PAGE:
I’m not sure I’m in the right place.
The address on the residential Canton street matches that of Realgrey Records, but I don’t see anything resembling a studio.
I’ve come for Bring Your Song, a songwriters’ workshop and open mic hosted by Realgrey owner Ron Flack the first Monday of every month. Designed to provide songwriters with peer feedback, it’s where I’ll also create the first studio-quality recording of one of my tunes. If I can find the place, that is.
Finally, I see a white-haired man carry a guitar into the adjacent barn. Inside, the rustic studio looks like The Band’s nirvana. Past a knob-filled control room, a bicycle, an old ladder and barn doors hang from the playing room’s reclaimed-wood walls.
As musicians file in, tonight’s featured artist, Tosca Abigail, known off-stage as Tosca Yonkers, checks a mic surrounded by about 15 chairs. Her 45-minute set of dynamic, emotional melodies reflects a seasoned performer. Much has changed in the five years since she first attended the workshop, but the space’s spirit endures.
“Bring Your Song is a symbol of the community that Ron’s created,” says Yonkers, a Canton native. “Coming back felt so comfortable. It’s like my second home.”
Named Our Carriage House Studio after the structure’s original purpose, the space sets a familial tone — likely because it’s the fruit of collective labor. Bring Your Song started in 2010 as a group of songwriting friends gathering in Flack’s living room. When the event outgrew the space three years later, those same
songwriters traded their guitars for hammers and power drills to remake the carriage house.
“Driving nails into dry wall and getting bloody thumbs together gave our musical experiences depth,” says Flack. “That’s when Bring Your Song solidified.”
When my turn comes, I’m more nervous than I expect to be. The crowd is far from my biggest, but undivided attention is rare at a barroom open mic. After explaining the regional inspiration behind my folk tune, I rip the opening riff.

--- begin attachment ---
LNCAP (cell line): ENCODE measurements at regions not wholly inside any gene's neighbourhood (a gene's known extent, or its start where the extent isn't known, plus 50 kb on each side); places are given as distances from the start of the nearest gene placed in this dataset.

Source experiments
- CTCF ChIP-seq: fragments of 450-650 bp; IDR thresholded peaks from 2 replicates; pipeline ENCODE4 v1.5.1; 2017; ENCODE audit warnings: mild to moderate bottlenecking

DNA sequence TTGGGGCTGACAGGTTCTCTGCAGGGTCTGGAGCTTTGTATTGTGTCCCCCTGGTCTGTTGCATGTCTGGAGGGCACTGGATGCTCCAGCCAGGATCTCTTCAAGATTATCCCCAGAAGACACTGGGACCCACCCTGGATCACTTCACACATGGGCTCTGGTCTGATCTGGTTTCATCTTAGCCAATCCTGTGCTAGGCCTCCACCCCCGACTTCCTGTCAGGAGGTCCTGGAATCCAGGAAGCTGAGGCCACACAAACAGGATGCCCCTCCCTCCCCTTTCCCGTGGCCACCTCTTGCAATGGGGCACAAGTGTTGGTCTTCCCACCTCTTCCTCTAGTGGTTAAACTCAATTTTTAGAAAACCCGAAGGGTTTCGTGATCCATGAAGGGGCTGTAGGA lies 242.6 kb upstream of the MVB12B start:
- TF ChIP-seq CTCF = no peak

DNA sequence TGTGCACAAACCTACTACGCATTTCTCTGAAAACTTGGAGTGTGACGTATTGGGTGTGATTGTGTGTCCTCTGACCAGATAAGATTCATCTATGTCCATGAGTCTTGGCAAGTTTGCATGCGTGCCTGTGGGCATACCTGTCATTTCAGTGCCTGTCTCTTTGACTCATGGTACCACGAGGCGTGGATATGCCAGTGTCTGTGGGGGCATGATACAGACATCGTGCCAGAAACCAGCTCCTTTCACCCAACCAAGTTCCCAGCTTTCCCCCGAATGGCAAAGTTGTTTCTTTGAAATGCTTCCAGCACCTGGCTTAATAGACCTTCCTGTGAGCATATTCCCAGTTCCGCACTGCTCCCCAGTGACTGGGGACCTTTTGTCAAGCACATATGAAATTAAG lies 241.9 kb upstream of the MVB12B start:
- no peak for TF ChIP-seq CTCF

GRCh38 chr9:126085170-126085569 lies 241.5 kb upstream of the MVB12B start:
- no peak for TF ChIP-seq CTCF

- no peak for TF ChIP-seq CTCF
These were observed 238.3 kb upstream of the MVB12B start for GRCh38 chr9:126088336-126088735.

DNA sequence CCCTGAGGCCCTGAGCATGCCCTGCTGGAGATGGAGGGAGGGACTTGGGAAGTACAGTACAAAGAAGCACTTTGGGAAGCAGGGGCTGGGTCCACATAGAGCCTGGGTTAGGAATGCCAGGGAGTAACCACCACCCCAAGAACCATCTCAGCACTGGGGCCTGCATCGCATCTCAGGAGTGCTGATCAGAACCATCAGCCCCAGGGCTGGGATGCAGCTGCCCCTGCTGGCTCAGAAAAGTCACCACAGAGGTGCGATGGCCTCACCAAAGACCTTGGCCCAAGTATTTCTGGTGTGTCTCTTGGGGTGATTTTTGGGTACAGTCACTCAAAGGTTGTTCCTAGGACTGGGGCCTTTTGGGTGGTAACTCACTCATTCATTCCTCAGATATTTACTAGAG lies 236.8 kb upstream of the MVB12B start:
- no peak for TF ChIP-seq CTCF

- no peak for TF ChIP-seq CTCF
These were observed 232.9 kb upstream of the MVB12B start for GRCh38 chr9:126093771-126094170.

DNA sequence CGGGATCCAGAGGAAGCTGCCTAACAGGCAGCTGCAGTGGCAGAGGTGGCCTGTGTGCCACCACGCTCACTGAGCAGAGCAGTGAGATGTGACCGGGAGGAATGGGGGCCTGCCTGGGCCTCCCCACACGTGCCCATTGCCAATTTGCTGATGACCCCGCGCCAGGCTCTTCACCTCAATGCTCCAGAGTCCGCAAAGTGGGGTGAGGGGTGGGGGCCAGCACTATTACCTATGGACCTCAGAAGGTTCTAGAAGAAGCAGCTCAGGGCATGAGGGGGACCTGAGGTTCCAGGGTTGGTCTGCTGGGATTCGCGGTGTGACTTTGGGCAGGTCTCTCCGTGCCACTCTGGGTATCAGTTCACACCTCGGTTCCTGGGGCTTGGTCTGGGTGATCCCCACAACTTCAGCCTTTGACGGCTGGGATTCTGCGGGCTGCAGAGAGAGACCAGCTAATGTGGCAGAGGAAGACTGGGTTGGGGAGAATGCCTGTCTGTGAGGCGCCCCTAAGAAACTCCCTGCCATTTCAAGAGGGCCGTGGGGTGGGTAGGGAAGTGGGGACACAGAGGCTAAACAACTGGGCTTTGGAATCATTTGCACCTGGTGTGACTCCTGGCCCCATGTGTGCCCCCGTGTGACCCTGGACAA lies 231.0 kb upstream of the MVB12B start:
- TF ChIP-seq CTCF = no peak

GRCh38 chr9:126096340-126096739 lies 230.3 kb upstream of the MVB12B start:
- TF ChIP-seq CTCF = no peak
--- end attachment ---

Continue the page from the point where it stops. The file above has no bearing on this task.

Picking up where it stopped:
As my final strum rings and the applause subsides, Flack begins discussing my song, its influences and its humor — something I wasn’t sure would land but many commend. An instrumentalist mentions he loves the way I bend the string on the opening solo, and Yonkers says I remind her of country star Brad Paisley.
A diverse lineup of varied skill, genre and style adds up to an eclectic and intimate night of music. A banjo player creates an instrumental track for her artisanal soap company. The Vietnam veteran who I followed into the studio moves the crowd with a muddy and bloody tale. A ukulele and cello duo’s sweeping grooves redefine their instruments in my eyes.
Each receives reassurance and positivity. “There’s so much insecurity that I combat in my music constantly,” says Yonkers. “Bring Your Song is about that positive feedback, and critiques are framed in that positive light.”
On the way out, Flack also hands me a stack of notecards on which each crowd member wrote constructive criticism meant to be read in private.
When the Soundcloud link hits my inbox a few weeks later, I pull out the notecards and listen. Most comments are still positive, but one stands out. An anonymous writer says “spaciousness” could help my 2 minute and 30 second song breathe. I replay my song, adding a few extra measures after each stanza and rip the opening riff a second time after the first chorus.
These few simple tweaks give the song new life — and makes me realize the solitary songwriter sometimes just needs a little help from some friends.
Listen to the artists from October's Bring Your Song. The next event is scheduled for Dec. 3 and features singer-songwriter John King.